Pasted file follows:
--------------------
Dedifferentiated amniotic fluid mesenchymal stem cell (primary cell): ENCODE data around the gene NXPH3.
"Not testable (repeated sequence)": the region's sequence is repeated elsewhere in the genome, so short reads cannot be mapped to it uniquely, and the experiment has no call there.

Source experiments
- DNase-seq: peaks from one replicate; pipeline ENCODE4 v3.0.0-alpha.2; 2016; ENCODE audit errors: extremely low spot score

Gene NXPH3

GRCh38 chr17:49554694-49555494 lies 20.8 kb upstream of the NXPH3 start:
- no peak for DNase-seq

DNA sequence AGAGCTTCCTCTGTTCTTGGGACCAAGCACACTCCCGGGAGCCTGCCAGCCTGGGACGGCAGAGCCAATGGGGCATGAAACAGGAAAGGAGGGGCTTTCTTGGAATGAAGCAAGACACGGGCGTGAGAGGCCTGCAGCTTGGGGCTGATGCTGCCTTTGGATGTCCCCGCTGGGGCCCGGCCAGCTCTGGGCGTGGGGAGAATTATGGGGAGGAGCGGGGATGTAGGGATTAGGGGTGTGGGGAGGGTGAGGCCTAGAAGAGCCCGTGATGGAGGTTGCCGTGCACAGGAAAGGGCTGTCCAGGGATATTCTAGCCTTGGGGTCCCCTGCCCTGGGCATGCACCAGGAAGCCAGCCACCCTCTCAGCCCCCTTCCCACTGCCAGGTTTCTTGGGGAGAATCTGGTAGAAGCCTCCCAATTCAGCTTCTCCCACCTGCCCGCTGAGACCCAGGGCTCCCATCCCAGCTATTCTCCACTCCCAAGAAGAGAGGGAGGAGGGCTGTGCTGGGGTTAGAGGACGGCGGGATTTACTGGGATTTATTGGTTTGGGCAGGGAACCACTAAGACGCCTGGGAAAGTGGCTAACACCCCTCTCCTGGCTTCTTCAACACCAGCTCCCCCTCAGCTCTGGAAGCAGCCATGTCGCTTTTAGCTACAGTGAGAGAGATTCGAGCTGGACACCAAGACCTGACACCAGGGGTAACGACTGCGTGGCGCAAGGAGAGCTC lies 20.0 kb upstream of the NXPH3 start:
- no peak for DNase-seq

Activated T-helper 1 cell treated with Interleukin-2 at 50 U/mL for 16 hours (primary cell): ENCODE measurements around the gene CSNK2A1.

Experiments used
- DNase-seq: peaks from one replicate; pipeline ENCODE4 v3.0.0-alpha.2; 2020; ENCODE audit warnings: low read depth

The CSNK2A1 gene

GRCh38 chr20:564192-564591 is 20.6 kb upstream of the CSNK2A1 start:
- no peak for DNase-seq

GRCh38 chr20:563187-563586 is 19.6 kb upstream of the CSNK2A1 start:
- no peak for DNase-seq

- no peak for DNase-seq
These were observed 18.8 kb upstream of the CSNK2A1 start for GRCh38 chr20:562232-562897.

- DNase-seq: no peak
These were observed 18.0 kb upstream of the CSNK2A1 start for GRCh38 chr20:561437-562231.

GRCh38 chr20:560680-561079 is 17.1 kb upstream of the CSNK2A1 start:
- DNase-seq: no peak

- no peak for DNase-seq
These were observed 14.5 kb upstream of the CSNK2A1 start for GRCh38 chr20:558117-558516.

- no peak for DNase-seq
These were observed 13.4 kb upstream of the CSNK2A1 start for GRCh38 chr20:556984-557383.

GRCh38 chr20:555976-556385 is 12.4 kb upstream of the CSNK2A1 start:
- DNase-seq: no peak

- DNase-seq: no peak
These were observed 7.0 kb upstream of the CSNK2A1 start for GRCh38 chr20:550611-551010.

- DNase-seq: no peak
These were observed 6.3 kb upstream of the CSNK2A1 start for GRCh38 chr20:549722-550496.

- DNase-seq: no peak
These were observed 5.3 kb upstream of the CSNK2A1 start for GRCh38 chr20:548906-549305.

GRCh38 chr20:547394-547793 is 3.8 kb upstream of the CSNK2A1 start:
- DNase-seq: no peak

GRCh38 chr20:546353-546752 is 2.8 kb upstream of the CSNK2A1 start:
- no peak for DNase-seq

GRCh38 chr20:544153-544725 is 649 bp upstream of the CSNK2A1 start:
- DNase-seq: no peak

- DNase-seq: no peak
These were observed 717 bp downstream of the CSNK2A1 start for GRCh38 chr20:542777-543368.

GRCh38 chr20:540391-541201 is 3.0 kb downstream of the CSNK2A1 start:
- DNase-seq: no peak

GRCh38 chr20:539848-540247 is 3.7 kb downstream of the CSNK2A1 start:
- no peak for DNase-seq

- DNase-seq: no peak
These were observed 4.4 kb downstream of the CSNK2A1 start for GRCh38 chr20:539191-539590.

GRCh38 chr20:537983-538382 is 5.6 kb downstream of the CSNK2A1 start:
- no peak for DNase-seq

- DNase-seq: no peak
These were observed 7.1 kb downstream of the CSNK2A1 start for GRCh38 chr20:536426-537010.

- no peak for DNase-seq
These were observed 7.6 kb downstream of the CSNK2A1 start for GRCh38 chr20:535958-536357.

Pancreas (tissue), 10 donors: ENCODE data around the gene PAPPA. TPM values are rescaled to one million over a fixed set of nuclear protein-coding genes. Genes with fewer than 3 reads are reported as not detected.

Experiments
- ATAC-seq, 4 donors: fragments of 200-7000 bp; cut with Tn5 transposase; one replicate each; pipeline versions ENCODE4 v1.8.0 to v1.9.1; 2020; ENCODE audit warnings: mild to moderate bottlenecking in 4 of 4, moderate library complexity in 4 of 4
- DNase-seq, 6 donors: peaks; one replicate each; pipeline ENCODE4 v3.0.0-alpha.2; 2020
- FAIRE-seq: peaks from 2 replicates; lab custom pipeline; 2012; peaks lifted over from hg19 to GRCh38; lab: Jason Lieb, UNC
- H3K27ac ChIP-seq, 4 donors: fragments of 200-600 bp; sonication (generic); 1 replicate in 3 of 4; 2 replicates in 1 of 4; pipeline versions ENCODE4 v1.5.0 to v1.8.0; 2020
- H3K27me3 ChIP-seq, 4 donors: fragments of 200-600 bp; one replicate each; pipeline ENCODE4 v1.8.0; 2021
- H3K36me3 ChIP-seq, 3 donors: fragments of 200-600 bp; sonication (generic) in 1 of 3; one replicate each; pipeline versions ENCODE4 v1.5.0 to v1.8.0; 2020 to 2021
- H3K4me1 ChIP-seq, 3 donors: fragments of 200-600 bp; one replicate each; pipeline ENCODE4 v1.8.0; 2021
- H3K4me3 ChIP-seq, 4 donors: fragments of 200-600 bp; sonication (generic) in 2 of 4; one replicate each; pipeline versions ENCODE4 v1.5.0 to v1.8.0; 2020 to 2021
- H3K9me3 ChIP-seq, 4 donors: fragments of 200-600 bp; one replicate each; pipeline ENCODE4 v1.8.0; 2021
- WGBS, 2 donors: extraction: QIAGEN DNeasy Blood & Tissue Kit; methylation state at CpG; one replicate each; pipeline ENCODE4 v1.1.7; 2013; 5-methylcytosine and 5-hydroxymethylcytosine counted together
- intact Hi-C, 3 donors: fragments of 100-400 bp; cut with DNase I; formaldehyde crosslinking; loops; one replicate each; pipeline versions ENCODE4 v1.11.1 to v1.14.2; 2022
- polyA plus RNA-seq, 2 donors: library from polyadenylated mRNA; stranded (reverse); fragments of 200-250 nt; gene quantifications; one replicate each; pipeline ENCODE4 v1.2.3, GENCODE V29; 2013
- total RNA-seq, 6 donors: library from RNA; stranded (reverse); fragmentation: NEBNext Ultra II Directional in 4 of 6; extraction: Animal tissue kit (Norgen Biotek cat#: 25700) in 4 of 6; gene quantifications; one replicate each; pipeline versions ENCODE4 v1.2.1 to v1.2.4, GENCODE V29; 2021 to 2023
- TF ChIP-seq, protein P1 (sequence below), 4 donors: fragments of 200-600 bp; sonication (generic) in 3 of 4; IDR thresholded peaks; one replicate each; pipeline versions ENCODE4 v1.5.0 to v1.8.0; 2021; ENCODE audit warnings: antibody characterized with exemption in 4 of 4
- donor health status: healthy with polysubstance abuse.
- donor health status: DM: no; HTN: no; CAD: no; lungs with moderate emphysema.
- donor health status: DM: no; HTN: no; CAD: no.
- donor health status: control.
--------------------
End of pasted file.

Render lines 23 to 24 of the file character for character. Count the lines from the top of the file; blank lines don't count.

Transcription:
- DNase-seq: no peak

- no peak for DNase-seq